It seems Tyga -- last night's opener -- got the memo that donning a puffy vest in Colorado makes you automatically likable. We have braved decades of trends in those things, and nothing makes you look native quite like sleeveless body armor made out of sleeping-bag material. Unfortunately, the familiar apparel choice was the only comforting thing about Tyga's performance. Clocking in at just under thirty minutes, the resident Young Money skinny man's set was dry, abrasive and boring.
Dropping his verses from "Loyalty" and playing a portion of "Steady Mobbin'," Tyga offered a set that sputtered with an unfinished showmanship, his tiny figure hunching across the stage in that overwhelming jacket. His backing tracks suffered from leveling issues -- no conceivable balance between the high and low end was ever achieved, leading to blown-out bass and soggy samples -- leaving even the classic, fail-safe "It Takes Two," by Rob Base and DJ EZ Rock, sounding like it was coming out of a gurgling telephone receiver.
New track "Really Raw" had some lyrically humorous appeal, but even it was quickly sideswiped by Tyga's offensive use of twenty seconds of R. Kelly's "Bump and Grind" and Usher's "Nice & Slow" -- off-putting mostly because the rapper did nothing to the songs, appeasing fans in some capacity just by letting the tracks play. Tyga's performance wasn't horrible as much as it was blasé and patronizing, particularly when he decided to make an exit to Dr. Dre's "Nuthin' but a 'G' Thang," without so much as a pretend sing-along.
Drake appeared around 9:10 p.m., hidden behind sunglasses, his ego jumping out from a cool stance and filling the dark amphitheatre as it warmed with a purplish glow. He set off the show with "9AM in Dallas" as tufts of fruit-infused weed smoke mixed with maddening screams bubbling up from women at every angle of the stage. "Forever" moved the handsome gentleman to remove his eyewear and jean jacket as "Up All Night" rolled right into "Show Me a Good Time."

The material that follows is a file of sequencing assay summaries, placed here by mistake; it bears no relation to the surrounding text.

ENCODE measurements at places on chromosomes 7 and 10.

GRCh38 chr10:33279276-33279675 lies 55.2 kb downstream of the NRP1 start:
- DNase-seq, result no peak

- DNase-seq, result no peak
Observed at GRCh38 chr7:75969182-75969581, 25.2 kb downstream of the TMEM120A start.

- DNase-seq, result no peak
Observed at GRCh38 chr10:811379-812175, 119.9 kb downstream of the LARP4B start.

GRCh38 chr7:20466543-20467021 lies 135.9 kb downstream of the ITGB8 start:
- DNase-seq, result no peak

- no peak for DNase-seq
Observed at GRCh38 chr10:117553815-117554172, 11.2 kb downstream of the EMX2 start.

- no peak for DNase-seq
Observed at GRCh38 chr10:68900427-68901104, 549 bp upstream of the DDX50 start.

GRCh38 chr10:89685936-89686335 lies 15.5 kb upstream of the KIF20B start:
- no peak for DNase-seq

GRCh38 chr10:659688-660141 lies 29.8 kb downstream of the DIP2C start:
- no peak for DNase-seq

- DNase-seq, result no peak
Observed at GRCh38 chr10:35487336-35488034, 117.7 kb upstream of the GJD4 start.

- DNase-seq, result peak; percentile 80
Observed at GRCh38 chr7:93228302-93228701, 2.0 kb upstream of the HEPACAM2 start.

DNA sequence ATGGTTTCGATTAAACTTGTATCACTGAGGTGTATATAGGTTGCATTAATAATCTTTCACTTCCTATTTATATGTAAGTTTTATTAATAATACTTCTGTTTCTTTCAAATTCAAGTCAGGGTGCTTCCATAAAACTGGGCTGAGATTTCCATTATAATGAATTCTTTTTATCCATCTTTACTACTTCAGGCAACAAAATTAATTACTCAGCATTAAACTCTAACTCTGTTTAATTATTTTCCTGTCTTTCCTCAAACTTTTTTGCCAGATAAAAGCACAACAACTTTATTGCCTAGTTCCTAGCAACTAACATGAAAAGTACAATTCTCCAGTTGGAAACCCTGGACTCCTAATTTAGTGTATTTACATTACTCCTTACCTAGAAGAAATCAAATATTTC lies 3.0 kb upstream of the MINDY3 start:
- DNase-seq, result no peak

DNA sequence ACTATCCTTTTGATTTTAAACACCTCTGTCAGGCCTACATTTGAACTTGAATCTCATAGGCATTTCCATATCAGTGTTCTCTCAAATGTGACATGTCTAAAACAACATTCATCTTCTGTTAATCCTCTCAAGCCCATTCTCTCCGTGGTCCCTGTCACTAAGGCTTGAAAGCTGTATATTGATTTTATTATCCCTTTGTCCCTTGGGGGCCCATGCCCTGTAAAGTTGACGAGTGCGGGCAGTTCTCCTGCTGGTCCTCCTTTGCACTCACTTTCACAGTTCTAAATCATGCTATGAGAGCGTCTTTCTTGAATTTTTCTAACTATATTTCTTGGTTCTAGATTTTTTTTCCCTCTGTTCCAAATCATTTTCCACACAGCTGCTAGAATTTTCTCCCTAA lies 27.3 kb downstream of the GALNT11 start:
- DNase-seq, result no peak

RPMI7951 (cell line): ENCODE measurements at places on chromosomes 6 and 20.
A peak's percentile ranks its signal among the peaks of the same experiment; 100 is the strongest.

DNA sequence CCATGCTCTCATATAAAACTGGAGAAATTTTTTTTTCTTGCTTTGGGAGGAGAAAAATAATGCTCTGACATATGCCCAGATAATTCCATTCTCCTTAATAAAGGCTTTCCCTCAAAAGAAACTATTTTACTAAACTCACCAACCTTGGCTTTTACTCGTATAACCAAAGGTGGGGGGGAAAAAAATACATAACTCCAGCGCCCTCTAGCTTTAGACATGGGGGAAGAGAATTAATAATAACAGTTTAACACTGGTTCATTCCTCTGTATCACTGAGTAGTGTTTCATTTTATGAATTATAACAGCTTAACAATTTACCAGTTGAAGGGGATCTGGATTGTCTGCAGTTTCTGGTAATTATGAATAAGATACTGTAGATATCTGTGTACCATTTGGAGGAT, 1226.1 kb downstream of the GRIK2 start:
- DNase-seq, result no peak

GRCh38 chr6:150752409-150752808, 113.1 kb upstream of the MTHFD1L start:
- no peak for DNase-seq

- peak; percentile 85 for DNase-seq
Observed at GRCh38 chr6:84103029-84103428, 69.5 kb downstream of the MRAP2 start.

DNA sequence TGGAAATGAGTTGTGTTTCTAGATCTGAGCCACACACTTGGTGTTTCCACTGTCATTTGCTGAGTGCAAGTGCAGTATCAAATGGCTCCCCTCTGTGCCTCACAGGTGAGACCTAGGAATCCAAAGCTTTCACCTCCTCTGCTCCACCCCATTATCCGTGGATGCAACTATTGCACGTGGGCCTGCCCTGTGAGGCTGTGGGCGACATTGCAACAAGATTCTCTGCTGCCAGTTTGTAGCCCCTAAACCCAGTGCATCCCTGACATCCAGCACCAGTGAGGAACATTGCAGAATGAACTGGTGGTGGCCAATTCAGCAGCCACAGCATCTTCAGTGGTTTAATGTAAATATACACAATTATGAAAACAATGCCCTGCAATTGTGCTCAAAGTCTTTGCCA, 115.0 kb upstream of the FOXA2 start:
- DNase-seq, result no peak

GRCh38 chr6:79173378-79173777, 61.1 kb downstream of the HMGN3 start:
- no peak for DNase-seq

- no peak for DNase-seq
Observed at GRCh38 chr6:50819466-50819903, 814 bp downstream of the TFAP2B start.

With little time left before Young Money Records' head honcho Lil Wayne is released from prison, the "Free Weezy" theme was on the tips of both performers' tongues during the show. Drake took several opportunities to share phone conversations and personal stories with his attentive audience, getting humble (if only for a few moments) about Lil Wayne's impact on his career.
Drizzy's flow was flawless, with songs like "The Resistance," "Karaoke" and "Successful" showing a maturity since his last time around -- not rushed or pushed out, but instead timely and cadenced. The only looming annoyance, exemplified in "Fireworks," was the ratio of rapping to crooning: There wasn't nearly enough of Drake's smoldering vocals shared throughout the show. But his verses on the Young Jeezy track "Lose My Mind" made this fact forgettable, followed succinctly by Birdman's "Money to Blow" and a snippet of Weezy's growl from "I'm Goin' In."
Despite word of Drake's cancellation of a pre-show meet-and-greet with fans due to being under the weather, he appeared strong, breezing through Wayne's "Right Above It," the collaborative "Every Girl," the Young Money summer hit "Bedrock" and a dedication of Weezy's "Single" to the ladies in the building.
Product placement took center stage momentarily, under the guise of the adoration of a woman in the audience, one who was lucky enough to score a BlackBerry from Drake and his sponsor, AT&T. Hands grabbed at the star as he handed the phone to the lucky woman, asking her to call him later. Drake also took the break from performing to wax philosophically about a new school of rappers he saw taking over the next few years, name-dropping Wale, Wiz Kalifa and Nicki Minaj, among others.
Moving on, Drake brought out "Shut It Down," highlighted by a nameless backup singer beautifully following his vocals from the shadows. The show then took another strange turn, becoming a temporary tribute to Aaliyah, projected imagery and all. But beyond the weirdness, he started to sew up the set with "Unforgettable," "Say Something" and "Miss Me," turning his shameless flirt routine on for a good ten minutes, pointing out audience members by their outfits and talking explicitly about the breasts of a woman in the front row.
That self-indulgent monotony ended, Drake turned on the star power with "Fancy," "Find Your Love" and what would be the last song of the evening, fittingly, "Over." Getting band introductions, a Free Weezy speech and a last few bats of his lashes out of the way, Drake was free to leave his adoring crowd, no encore needed.
CRITIC'S NOTEBOOK Personal Bias: Drake's last show, at the Ogden Theatre in March, was up there with Pitbull's ability to channel Tom Jones's animalistic stage presence. I expected the same this time around. Random Detail: I was surprised that, other than my own, I only spotted three other "Free Weezy" T-shirts in the crowd. By the Way: Walking up to the theater tonight, I heard a woman in a passing car yell, "Who's got see-through pants on? I do!" I'm 99 percent sure she was heading to the same show I was.
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